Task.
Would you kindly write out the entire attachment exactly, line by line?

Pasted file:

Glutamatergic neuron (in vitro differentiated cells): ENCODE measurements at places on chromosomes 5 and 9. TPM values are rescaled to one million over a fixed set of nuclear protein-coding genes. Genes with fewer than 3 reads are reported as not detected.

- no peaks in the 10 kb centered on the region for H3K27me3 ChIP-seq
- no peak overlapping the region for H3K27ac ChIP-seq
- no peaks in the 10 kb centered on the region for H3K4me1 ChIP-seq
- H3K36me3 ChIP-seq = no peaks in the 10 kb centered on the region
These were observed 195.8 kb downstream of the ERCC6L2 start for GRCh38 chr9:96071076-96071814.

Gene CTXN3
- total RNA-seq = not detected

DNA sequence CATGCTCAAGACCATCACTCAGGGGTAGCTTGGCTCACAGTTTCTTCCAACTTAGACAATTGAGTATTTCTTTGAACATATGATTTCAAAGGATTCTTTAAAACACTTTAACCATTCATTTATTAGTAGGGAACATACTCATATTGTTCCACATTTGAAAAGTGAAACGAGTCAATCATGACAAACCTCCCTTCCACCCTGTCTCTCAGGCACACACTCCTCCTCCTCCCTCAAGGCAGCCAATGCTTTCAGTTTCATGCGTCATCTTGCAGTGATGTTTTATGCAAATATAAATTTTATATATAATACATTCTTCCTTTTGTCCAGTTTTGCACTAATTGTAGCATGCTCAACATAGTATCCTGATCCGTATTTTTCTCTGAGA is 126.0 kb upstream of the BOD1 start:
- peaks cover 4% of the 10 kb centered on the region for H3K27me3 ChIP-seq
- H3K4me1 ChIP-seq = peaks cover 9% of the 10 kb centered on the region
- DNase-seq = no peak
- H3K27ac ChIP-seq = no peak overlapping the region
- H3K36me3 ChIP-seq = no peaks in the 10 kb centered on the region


Glutamatergic neuron (in vitro differentiated cells): ENCODE measurements at places on chromosomes 5 and 9. TPM values are rescaled to one million over a fixed set of nuclear protein-coding genes. Genes with fewer than 3 reads are reported as not detected.

- no peaks in the 10 kb centered on the region for H3K27me3 ChIP-seq
- no peak overlapping the region for H3K27ac ChIP-seq
- no peaks in the 10 kb centered on the region for H3K4me1 ChIP-seq
- H3K36me3 ChIP-seq = no peaks in the 10 kb centered on the region
These were observed 195.8 kb downstream of the ERCC6L2 start for GRCh38 chr9:96071076-96071814.

Gene CTXN3
- total RNA-seq = not detected

DNA sequence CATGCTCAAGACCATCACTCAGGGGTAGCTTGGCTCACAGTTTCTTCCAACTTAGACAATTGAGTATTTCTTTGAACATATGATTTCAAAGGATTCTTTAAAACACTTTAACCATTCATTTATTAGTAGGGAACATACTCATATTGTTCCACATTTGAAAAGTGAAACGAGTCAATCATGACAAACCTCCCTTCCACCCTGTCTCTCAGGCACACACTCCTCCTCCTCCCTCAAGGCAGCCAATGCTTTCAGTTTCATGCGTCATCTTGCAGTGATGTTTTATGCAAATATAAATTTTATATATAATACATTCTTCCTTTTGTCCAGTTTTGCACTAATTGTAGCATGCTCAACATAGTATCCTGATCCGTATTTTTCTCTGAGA is 126.0 kb upstream of the BOD1 start:
- peaks cover 4% of the 10 kb centered on the region for H3K27me3 ChIP-seq
- H3K4me1 ChIP-seq = peaks cover 9% of the 10 kb centered on the region
- DNase-seq = no peak
- H3K27ac ChIP-seq = no peak overlapping the region
- H3K36me3 ChIP-seq = no peaks in the 10 kb centered on the region